Mike Weir is recognized the greatest golfer Canada has produced, with 16 victories as a professional including the 2003 Masters, the only major title ever won by a golfer from north of the border.
This week he plays for the 23rd time in a tournament he would rather win more than any other except the Grand Slam events, the RBC Canadian Open at Glen Abbey Golf Club in Oakville, Ontario, his home province.
After years of injuries, Weir is showing signs that his game might be returning, and he hopes to show off a little for the home fans. The 43-year-old veteran has been bothered by yet another injury this year, to his ribs, but he managed a promising tie for 28th in the U.S. Open at Merion.
"Obviously the Canadian Open is the first professional tournament that I saw live, in person," Weir said. "I think it was probably about 1985, maybe even earlier than that ... '83.
"I've relayed this story before. There was a junior clinic with Andy Bean and Tom Kite at Glen Abbey, and being on the range and ... seeing those guys up close, in person, got me really inspired to start thinking it's something I'd love to do some day. So I look forward to this event every year."
Weir hasn't won the Canadian Open, but in 2004 at Glen Abbey, he nearly became the first Canadian since Pat Fletcher in 1954 to take home the title before losing on the third playoff hole to Vijay Singh.
Ironically, that's when Weir's injury problems began, as he was grabbed affectionately by one of his adoring fans while walking through the crowd on the way from one green to the next tee.
The friendly hug resulted in two compressed disks in his neck, which bothered Weir for the next few years. However, the biggest setback was a torn ligament in his right elbow that he sustained in 2010, an injury that eventually required surgery the next year.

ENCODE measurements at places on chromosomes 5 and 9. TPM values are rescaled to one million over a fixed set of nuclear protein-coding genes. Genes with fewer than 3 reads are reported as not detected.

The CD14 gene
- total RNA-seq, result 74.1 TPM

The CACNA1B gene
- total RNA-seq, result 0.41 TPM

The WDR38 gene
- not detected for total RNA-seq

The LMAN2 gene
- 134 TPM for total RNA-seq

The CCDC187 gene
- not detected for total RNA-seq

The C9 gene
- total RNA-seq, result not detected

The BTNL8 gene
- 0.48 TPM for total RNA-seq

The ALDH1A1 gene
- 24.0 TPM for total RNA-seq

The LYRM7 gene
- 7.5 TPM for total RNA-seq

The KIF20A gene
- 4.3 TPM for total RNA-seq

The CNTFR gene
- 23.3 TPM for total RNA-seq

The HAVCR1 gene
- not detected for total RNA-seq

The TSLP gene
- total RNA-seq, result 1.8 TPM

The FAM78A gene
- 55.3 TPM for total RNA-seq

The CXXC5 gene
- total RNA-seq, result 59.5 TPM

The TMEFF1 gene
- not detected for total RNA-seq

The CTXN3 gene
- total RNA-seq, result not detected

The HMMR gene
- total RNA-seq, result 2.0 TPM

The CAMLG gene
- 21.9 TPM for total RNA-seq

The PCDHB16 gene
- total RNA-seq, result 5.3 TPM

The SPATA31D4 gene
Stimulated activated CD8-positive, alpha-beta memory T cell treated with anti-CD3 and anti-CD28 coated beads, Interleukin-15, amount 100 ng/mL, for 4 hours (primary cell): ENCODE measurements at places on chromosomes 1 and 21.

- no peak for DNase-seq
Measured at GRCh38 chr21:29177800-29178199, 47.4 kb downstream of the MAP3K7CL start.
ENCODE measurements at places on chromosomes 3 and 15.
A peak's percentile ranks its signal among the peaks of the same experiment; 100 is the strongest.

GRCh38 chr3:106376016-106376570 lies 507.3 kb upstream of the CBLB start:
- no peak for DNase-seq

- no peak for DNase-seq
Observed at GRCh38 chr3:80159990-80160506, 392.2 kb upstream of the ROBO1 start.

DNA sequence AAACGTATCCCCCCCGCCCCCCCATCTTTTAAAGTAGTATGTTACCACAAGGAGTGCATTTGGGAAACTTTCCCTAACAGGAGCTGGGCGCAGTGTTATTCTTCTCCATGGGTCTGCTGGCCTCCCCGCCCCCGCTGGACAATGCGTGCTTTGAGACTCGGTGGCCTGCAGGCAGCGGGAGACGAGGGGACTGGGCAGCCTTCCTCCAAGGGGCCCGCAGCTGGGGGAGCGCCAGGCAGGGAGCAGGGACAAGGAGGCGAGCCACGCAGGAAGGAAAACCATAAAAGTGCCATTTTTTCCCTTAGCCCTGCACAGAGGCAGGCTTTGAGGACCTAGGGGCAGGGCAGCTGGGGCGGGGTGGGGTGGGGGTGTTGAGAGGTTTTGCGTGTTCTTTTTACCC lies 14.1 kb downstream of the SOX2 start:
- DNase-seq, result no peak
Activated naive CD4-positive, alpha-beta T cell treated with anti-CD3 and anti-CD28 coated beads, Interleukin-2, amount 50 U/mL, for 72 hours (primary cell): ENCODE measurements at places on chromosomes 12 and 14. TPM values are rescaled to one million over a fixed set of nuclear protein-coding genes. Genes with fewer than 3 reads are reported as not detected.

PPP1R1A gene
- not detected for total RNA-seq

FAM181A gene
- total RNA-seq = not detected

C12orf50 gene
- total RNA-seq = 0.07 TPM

Weir lost his PGA Tour card, missing the cut an incredible 35 times the last three seasons, and even went so far as to play two events on the European Tour last season in an effort to turn things around.
Through it all, he has kept his perspective and never lost hope.
"I think there were times that, yeah, you wonder, when you're injured and you get a little older, you kind of wonder," he said. "But I was very determined to get back. I still love the game. I still love the practice. I enjoy the competition.
"So, yeah, I was very motivated to get back. I feel like I still have quite a bit of good golf left. If I didn't, I wouldn't have worked as hard to get back. I still feel motivated. I still feel I can do some good things."
Bothered by the rib injury, Weir nearly had to withdraw from the Masters in April on the 10th anniversary of becoming the first left-hander to capture a major since Bob Charles of New Zealand won the 1963 Open Championship.
Weir, who played college golf at BYU and now lives in Sandy, Utah, gutted out two rounds in Augusta, Ga., but suffered one of his 10 missed cuts this season at 72-79--151.
However, things began to go his way when he opened with 68-68 at the Travelers Championship, although he had a disappointing weekend of 73-70 to tie for 33rd.
He lost out in a playoff during U.S. Open qualifying in Ohio, but he holed a 20-foot putt in semi-darkness to secure a spot as first alternate.
Three days before the tournament, the United States Golf Association announced that he was in.
Weir played his best golf of the season, considering the circumstances, when he made it through all four rounds of a brutal U.S. Open at Merion and tied for 28th by closing with a 1-under-par 69.
"My ball-striking is getting much better," said Weir, who posted four scores in the 60s and tied for 27th in the John Deere Classic two weeks ago. "I have strength in my arm again. I am feeling good. I'm feeling much better.
"(I'm about) 80 percent. Getting there for sure. A lot of days it feels very good, and I would say (in U.S. Open qualifying), that day that was about the best ball-striking I've had in a few years. It was just really phenomenal ball-striking.
"I just have to put it all together."
If it happens at Glen Abbey, Weir will have come full circle.